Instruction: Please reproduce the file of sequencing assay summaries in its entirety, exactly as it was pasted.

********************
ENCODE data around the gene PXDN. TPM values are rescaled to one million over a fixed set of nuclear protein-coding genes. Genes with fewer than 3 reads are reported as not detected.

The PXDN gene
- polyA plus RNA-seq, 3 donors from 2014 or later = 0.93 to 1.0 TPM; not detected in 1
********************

ENCODE data around the gene PXDN. TPM values are rescaled to one million over a fixed set of nuclear protein-coding genes. Genes with fewer than 3 reads are reported as not detected.

The PXDN gene
- polyA plus RNA-seq, 3 donors from 2014 or later = 0.93 to 1.0 TPM; not detected in 1